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Alumni Connect Across Decades to Collaborate on Research Projects

March 4, 2019 | By Kimberly Uslin

Jeffrey Escoffier (A64) and Jeffrey Colgan (A11) collaborate frequently on research marrying cultural and economic studies.

Same first name. Same alma mater. Same research interests. What are the odds?

For Jeffrey Escoffier (A64) and Jeffrey Colgan (A11), 100 percent.

Though Escoffier and Colgan graduated more than five decades apart, they found themselves in the same room when Colgan interviewed for a job at the Brooklyn Institute for Social Research, where Escoffier worked as a research associate.

“At some point, Jeff submitted his resume,” recalls Escoffier. “I was shocked that he had gone to St. John’s. I’ve been graduated a long time and I have never come across another St. John’s graduate in my work life.”

Colgan got the job, and after connecting, the two realized they had much more than the Program in common.

“We kind of just started talking about the political and economic crisis in New York City in the 1970s and found a shared interest there,” explains Colgan. “We recognized on our part that during the 1970s and a little bit in the ‘60s and ‘80s, it was just a time of massive economic and political changes in New York City, and that coincided with extreme changes in the cultural realm: the emergence of feminism and gay liberation, an increased interest in avant-garde and the underground, a shift in art-making processes … The way people were creating culture and thinking about themselves and how to best live just changed a whole bunch during that time.”

Escoffier and Colgan began discussing how the changes in culture were related to the economic changes—first, Colgan says, “over a beer,” and then taking the form of more formal research.

Escoffier, for his part, had done his master’s at Columbia in international affairs and his dissertation at the University of Pennsylvania in economic history and worked as a “public intellectual” as the managing editor of Socialist Review and, later, the LGBT cultural magazine called OUT/LOOK before moving back to New York City and running the communications department at the Health Department. He came to the Brooklyn Institute after 20 years with the Health Department, diving deep into his research interests in queer studies, history of sexuality, and political and economic history.

Colgan had moved to Austin, Texas after graduating from St. John’s, where he spent a few years playing in “experimental noise and rock bands” before returning to school to study statistics and economics at the London School of Economics and later enrolling at the University of Chicago, where he studied cultural and political philosophy. While in Chicago, he started a research and consulting company with some fellow students called Network for Culture and Arts Policy, which still occupies a “side of the coin” of his life in New York.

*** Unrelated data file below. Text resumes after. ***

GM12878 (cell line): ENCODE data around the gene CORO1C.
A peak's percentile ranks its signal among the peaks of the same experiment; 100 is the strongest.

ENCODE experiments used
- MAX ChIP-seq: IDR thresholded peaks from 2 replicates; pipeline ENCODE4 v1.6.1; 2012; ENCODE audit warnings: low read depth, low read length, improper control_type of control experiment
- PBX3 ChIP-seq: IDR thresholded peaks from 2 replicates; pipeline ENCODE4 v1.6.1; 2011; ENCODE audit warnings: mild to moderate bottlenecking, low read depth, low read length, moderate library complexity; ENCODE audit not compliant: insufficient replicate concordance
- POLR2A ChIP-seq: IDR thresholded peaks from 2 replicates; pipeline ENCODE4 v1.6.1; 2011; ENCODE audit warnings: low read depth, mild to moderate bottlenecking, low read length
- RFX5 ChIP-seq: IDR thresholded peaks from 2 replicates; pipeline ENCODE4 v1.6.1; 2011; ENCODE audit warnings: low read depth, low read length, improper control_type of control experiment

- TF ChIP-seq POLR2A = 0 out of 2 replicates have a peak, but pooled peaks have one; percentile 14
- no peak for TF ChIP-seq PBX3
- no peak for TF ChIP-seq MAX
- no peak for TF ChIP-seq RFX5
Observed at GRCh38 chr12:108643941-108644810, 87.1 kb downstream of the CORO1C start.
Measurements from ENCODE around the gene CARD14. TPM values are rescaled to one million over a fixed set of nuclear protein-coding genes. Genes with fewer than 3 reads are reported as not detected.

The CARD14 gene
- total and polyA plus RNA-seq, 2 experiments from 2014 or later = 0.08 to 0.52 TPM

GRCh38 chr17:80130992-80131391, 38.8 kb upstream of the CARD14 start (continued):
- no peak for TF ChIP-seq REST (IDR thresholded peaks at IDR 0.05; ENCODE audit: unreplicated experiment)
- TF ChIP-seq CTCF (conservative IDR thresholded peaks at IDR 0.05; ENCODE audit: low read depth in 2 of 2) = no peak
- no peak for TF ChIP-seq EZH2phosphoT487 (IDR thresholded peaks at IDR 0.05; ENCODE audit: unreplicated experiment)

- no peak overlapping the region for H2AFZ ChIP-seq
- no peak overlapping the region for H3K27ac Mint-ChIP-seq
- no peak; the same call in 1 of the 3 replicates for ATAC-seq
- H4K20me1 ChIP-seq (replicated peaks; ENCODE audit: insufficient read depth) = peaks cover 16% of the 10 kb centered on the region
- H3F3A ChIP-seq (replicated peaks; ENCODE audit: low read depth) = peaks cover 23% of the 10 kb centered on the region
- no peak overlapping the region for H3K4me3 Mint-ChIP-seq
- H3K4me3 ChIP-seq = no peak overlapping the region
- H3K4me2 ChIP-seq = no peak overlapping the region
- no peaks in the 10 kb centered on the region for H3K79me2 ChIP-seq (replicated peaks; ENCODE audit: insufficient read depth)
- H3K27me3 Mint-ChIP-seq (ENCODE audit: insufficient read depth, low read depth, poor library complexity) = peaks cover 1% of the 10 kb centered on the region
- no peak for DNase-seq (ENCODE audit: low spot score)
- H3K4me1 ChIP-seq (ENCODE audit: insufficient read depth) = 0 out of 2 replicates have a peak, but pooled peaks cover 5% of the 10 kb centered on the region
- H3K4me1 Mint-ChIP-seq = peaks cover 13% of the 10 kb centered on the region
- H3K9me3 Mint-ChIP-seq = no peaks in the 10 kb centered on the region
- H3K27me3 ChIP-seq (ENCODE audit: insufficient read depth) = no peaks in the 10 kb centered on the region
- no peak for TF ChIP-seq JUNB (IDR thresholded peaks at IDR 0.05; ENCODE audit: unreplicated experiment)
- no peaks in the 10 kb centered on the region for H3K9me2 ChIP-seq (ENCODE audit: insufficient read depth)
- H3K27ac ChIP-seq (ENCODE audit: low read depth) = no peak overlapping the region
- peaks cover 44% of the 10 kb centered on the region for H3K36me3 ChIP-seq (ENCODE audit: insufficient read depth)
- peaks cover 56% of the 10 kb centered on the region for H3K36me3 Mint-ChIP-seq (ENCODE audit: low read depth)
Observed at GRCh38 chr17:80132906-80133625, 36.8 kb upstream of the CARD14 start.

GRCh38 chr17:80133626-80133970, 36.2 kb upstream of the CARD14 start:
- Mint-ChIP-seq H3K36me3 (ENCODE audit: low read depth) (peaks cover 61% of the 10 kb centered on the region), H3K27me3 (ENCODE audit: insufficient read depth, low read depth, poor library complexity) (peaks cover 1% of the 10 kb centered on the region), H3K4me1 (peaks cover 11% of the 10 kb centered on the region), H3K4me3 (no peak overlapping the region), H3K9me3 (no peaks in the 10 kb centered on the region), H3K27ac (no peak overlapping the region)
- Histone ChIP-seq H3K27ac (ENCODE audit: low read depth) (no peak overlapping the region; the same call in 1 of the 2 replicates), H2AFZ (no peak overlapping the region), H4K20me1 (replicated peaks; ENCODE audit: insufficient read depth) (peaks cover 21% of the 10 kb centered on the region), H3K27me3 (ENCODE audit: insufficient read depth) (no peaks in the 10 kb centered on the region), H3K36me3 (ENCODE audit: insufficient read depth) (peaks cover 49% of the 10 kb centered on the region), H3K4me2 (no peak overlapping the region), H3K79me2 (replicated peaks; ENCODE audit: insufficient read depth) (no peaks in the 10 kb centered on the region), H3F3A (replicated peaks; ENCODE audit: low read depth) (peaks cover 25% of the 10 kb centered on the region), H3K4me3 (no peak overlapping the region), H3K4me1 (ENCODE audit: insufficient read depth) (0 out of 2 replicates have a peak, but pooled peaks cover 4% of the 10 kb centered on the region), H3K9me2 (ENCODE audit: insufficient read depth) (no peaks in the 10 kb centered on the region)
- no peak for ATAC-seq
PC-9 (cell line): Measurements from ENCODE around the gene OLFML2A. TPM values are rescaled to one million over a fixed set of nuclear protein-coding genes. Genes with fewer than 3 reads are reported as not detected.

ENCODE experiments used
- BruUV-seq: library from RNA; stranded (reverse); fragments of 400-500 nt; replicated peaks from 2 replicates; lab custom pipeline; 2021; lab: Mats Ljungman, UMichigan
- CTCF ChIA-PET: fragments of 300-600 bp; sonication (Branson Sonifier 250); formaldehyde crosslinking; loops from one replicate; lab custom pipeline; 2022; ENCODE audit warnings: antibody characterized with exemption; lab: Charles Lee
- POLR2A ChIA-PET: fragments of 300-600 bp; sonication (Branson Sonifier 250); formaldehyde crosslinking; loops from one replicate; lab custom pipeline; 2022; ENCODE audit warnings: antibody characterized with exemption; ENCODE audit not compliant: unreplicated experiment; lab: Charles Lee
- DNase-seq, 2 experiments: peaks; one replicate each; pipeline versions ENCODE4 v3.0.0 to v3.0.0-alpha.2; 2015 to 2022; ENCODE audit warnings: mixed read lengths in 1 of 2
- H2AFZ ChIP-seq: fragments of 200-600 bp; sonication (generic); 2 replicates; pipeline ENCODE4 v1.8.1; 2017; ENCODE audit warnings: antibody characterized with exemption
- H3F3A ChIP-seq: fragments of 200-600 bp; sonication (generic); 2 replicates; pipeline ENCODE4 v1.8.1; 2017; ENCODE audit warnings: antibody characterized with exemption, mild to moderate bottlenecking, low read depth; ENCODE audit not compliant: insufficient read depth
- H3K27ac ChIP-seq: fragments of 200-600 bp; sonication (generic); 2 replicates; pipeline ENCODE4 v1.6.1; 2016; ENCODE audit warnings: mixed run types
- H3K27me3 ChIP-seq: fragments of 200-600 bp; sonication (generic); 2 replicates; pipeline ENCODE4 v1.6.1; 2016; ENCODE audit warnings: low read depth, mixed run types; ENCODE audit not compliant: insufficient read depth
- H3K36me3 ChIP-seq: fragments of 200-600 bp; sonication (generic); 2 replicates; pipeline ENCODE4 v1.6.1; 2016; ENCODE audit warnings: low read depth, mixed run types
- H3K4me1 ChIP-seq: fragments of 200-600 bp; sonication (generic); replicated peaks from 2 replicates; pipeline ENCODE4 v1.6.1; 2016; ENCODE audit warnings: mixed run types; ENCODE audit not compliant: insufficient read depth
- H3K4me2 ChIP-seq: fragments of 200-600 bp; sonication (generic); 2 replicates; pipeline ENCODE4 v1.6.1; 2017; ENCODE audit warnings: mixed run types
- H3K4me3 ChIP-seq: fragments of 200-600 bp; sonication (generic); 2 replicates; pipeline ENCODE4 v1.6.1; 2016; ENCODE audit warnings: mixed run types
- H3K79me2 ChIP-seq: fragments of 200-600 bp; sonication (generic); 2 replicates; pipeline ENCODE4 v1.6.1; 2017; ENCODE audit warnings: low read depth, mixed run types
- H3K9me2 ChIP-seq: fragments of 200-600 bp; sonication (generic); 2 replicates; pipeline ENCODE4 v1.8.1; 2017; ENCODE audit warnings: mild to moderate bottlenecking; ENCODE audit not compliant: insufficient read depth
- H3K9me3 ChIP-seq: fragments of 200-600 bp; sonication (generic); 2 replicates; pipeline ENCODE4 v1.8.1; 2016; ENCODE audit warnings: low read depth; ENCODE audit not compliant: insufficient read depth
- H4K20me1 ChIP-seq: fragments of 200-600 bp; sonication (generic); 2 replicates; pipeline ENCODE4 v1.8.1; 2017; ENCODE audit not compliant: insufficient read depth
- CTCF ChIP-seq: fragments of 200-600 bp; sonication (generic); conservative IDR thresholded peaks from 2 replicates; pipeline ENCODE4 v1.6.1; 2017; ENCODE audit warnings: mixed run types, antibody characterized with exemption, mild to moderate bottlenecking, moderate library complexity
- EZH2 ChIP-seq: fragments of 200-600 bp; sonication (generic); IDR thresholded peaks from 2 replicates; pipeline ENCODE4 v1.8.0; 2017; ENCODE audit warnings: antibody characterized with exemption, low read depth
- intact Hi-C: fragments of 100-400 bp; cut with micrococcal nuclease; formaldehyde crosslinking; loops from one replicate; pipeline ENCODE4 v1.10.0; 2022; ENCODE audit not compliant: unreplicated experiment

It was their shared St. John’s experience, however, that made them such good research partners.

“I’ve often found that people who go to other, more traditional universities or colleges get locked into disciplinary frameworks and locked into the assumptions that those instill in you,” says Escoffier. “The big virtue of St. John’s is that I feel comfortable reading and talking about philosophy or talking about history or social theory.”

“The way that the learning is structured at St. John’s, you’re required to come to the table and be very serious about the text in front of you. Even if you’ve never read anything [about it], you’re expected to fully engage with it and try your best to talk intelligently about it,” adds Colgan. “We find that very valuable in our day-to-day life—this willingness to be multidisciplinary. That’s immediately valuable for our book, because we’re focusing on culture broadly and the relationship [between] culture and economics. So you have economics, you have cultural theory and philosophy of culture, and then even within the culture, you have disciplines of art, ideas in regards to sexual and gender identity … We find ourselves switching gears constantly and trying to synthesize these different interventions that we’re making.”

The pair have published a number of articles about New York in the ‘70s in the Gotham Center for New York City History, an organization at the Graduate Center of the City University of New York, and have also explored the topic on their Drop Dead podcast.

“One of the defining moments of that period was the moment when New York was on the verge of going bankrupt and the mayor at the time approached the federal government for financial support and the president, President Ford, denied the city any kind of funding,” explains Escoffier. “A local newspaper here, the Daily News, published a headline—Ford to City: ‘Drop Dead.’ So Drop Dead is a moment when everyone is aware that New York City is on the verge of complete collapse.”

The pair has worked, too, on research projects spanning the 19th-century history of sexuality, the mayorship of Michael Bloomberg, and psychoanalyst Robert Stoller. Regardless of the topic, however, the pair tends to approach their research the same way—with a mix of Johnnie analysis and cultural awareness.

“We really apply a kind of social and philosophical thinking to the topics,” says Escoffier. “We talk about how they fit into the cultural context, the cultural zeitgeist.”